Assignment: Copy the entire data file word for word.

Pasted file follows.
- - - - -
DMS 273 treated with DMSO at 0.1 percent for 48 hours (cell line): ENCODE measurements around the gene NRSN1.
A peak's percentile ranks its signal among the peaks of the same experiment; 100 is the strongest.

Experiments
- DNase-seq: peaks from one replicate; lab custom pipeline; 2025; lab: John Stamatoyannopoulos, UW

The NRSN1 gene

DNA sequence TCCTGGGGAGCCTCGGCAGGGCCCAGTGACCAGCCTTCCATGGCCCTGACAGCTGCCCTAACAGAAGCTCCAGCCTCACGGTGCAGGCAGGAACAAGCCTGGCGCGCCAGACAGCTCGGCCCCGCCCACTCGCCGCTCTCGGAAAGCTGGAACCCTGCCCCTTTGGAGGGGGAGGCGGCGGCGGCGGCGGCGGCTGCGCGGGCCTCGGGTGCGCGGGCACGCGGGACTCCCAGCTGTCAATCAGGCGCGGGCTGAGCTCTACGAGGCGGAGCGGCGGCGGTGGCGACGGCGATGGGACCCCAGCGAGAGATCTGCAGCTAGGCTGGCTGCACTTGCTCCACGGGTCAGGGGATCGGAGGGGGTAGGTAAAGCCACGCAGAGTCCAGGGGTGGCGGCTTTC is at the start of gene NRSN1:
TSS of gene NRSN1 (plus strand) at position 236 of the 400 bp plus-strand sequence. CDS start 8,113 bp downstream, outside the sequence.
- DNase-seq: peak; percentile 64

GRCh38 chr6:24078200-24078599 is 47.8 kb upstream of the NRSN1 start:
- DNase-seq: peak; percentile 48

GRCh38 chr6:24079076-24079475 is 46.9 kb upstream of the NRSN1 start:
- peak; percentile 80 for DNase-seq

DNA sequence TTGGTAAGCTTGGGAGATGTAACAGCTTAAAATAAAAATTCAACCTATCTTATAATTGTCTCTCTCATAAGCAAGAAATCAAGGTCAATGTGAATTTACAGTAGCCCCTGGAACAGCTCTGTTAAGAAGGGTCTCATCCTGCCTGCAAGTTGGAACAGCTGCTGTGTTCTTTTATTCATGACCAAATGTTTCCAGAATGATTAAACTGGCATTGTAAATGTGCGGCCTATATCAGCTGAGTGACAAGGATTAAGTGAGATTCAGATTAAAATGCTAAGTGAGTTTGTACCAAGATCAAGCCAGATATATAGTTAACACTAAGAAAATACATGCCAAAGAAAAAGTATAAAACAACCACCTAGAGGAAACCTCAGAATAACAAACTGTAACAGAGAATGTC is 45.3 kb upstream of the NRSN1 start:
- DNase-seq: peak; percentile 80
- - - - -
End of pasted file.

DMS 273 treated with DMSO at 0.1 percent for 48 hours (cell line): ENCODE measurements around the gene NRSN1.
A peak's percentile ranks its signal among the peaks of the same experiment; 100 is the strongest.

Experiments
- DNase-seq: peaks from one replicate; lab custom pipeline; 2025; lab: John Stamatoyannopoulos, UW

The NRSN1 gene

DNA sequence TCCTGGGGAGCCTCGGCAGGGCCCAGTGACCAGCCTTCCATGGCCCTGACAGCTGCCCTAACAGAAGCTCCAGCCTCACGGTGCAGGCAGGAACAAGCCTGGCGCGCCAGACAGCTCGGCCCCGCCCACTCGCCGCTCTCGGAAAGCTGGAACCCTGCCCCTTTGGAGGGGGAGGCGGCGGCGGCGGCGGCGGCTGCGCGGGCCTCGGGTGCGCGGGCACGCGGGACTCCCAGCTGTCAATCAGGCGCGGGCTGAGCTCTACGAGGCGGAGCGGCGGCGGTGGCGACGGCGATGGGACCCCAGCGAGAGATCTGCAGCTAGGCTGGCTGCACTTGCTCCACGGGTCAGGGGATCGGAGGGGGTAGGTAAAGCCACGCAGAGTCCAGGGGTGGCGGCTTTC is at the start of gene NRSN1:
TSS of gene NRSN1 (plus strand) at position 236 of the 400 bp plus-strand sequence. CDS start 8,113 bp downstream, outside the sequence.
- DNase-seq: peak; percentile 64

GRCh38 chr6:24078200-24078599 is 47.8 kb upstream of the NRSN1 start:
- DNase-seq: peak; percentile 48

GRCh38 chr6:24079076-24079475 is 46.9 kb upstream of the NRSN1 start:
- peak; percentile 80 for DNase-seq

DNA sequence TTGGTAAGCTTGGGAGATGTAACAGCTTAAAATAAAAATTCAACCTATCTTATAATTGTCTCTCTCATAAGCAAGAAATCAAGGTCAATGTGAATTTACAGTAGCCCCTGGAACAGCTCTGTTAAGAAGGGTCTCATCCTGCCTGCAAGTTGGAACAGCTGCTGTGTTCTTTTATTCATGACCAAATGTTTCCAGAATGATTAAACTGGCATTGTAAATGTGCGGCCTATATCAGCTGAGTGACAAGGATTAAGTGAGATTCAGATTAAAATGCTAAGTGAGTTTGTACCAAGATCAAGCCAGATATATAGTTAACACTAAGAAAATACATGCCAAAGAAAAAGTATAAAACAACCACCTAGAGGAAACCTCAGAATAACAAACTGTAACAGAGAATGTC is 45.3 kb upstream of the NRSN1 start:
- DNase-seq: peak; percentile 80